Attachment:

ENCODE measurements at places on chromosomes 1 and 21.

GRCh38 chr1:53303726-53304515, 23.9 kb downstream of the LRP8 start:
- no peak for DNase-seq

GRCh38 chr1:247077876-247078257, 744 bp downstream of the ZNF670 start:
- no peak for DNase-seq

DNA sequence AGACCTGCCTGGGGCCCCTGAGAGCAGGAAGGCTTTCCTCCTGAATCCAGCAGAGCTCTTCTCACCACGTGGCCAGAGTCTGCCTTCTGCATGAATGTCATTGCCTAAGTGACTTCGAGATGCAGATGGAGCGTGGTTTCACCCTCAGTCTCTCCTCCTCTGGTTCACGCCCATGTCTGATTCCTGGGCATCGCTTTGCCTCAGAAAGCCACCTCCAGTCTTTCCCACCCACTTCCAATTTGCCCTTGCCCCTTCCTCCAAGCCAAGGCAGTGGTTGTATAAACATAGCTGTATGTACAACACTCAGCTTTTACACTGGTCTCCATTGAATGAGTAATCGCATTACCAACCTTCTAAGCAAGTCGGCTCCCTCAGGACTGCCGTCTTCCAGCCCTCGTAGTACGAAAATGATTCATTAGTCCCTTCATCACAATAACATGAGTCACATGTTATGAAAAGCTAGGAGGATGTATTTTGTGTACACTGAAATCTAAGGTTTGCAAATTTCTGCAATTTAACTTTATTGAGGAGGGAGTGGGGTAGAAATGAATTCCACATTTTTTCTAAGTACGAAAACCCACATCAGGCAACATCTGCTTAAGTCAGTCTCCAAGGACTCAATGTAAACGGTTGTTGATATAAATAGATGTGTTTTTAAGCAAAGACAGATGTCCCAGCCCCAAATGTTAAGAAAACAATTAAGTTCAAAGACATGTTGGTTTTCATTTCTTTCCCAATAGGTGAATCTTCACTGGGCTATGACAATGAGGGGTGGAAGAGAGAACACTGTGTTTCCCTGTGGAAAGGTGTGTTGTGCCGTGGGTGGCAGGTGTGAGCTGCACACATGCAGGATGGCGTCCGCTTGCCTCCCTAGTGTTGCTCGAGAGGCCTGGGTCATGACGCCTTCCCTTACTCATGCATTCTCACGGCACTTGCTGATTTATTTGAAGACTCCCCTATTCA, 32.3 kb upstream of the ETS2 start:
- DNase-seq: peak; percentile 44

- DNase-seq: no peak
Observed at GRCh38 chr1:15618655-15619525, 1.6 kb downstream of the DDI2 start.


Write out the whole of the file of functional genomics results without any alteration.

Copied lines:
ENCODE measurements at places on chromosomes 1 and 21.

GRCh38 chr1:53303726-53304515, 23.9 kb downstream of the LRP8 start:
- no peak for DNase-seq

GRCh38 chr1:247077876-247078257, 744 bp downstream of the ZNF670 start:
- no peak for DNase-seq

DNA sequence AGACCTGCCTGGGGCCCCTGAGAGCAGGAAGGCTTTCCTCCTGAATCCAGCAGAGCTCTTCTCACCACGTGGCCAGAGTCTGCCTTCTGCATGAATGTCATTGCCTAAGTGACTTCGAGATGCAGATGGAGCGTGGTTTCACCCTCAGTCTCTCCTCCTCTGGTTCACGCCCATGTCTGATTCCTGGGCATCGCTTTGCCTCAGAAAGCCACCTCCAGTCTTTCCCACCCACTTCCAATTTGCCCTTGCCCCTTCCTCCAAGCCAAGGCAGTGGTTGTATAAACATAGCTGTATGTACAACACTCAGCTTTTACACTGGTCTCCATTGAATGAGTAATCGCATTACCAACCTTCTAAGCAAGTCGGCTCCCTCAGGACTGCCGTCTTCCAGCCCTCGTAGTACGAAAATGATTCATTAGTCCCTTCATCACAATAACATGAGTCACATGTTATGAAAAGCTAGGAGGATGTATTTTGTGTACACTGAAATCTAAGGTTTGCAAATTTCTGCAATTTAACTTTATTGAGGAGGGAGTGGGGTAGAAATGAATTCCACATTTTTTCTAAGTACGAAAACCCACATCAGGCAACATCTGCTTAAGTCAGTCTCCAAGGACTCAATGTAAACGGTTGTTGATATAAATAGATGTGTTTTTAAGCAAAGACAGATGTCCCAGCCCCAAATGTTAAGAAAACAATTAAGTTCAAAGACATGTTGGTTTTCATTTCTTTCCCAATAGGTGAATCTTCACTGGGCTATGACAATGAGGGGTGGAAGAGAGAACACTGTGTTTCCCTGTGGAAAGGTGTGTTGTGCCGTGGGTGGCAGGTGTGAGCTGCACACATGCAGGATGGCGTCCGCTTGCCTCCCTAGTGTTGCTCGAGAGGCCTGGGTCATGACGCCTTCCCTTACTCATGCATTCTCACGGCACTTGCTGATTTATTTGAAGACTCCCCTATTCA, 32.3 kb upstream of the ETS2 start:
- DNase-seq: peak; percentile 44

- DNase-seq: no peak
Observed at GRCh38 chr1:15618655-15619525, 1.6 kb downstream of the DDI2 start.